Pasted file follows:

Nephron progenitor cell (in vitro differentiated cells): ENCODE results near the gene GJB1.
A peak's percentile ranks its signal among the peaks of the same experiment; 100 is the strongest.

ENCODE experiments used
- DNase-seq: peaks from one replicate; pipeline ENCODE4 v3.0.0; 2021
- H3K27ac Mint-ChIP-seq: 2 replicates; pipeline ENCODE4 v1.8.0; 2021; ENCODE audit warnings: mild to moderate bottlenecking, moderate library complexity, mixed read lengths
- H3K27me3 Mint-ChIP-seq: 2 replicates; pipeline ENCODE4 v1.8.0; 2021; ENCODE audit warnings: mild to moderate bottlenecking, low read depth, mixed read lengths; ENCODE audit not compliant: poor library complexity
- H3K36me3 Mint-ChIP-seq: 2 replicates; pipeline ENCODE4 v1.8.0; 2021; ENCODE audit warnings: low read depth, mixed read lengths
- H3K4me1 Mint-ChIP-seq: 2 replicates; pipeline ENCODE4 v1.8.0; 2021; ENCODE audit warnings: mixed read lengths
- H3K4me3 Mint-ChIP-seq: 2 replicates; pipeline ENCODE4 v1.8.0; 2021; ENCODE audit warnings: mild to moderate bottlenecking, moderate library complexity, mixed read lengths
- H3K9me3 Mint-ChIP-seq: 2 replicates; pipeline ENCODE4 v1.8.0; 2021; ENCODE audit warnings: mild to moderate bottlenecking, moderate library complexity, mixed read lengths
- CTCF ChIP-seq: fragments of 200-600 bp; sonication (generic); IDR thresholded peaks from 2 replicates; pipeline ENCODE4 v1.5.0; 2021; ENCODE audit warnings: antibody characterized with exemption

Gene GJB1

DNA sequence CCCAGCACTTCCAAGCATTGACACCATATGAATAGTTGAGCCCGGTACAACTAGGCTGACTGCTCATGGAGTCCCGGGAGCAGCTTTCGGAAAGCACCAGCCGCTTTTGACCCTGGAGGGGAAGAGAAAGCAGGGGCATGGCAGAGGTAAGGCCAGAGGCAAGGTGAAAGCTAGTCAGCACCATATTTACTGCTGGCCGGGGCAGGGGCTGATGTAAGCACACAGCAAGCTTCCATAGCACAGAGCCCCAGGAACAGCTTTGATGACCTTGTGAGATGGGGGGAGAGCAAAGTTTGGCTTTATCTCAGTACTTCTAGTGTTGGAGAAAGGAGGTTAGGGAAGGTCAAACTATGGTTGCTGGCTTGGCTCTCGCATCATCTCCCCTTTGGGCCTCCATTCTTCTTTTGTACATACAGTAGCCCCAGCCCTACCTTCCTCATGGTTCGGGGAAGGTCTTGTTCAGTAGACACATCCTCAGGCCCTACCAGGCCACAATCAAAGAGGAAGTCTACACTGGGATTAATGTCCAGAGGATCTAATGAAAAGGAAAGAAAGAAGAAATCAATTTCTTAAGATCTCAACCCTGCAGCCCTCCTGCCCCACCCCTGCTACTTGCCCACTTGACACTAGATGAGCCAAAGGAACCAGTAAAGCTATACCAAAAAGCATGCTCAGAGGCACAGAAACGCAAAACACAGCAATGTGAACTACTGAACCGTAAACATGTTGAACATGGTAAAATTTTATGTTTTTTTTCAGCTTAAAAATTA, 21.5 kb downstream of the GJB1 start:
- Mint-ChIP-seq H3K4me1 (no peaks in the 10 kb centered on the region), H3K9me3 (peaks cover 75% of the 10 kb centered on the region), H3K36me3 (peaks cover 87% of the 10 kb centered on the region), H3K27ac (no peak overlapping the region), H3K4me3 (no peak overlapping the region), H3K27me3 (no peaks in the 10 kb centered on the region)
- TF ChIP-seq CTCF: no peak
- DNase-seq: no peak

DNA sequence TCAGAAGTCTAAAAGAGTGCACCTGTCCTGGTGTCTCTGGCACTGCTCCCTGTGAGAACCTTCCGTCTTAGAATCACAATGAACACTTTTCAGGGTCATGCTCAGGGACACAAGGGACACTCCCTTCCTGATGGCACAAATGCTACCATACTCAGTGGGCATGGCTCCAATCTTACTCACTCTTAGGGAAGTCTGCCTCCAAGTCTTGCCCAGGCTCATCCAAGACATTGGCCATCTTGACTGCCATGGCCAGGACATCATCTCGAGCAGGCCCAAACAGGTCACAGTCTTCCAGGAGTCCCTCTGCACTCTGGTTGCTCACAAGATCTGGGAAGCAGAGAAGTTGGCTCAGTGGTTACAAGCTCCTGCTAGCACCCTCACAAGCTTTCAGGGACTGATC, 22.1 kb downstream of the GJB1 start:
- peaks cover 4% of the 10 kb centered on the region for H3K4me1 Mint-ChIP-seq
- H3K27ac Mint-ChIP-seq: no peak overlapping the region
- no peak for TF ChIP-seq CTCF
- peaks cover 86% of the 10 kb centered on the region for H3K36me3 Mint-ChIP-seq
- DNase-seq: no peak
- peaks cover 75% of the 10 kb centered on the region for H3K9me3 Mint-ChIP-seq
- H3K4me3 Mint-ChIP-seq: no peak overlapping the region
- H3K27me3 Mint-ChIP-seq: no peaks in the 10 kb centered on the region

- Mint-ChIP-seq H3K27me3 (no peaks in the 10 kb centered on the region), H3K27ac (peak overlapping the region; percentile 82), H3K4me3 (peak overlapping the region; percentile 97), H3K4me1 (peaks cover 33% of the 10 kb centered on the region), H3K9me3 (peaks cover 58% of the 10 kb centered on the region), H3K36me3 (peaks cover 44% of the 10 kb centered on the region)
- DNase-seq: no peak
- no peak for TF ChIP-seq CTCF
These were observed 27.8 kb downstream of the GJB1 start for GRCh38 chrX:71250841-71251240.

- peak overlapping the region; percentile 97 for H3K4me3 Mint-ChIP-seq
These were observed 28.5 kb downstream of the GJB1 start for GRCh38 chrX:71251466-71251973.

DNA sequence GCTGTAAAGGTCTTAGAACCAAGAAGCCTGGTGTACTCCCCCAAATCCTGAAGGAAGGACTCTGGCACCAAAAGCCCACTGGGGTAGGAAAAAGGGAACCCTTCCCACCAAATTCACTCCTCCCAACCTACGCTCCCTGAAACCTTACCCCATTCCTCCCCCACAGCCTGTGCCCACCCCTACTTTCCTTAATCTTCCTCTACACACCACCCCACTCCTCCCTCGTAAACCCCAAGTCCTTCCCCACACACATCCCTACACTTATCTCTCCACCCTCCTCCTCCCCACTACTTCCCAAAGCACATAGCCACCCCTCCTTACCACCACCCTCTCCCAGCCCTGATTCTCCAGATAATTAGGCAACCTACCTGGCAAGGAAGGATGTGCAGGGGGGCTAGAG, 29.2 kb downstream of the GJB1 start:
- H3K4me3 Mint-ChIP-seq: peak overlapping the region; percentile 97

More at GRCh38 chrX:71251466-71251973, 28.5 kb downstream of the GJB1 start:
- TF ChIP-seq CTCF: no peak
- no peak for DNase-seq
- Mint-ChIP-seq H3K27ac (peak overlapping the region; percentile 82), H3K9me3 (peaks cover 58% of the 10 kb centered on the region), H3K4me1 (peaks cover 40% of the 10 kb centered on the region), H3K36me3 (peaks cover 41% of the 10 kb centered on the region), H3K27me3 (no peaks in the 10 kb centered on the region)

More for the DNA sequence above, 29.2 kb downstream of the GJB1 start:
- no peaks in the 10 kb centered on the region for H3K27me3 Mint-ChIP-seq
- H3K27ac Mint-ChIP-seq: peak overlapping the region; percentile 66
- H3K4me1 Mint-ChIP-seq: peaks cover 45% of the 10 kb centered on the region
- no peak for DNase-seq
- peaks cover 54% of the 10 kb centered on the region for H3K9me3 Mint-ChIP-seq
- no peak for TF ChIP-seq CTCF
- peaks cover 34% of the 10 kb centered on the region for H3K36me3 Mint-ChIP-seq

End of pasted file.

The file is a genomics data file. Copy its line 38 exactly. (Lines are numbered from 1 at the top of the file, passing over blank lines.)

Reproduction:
More for the DNA sequence above, 29.2 kb downstream of the GJB1 start: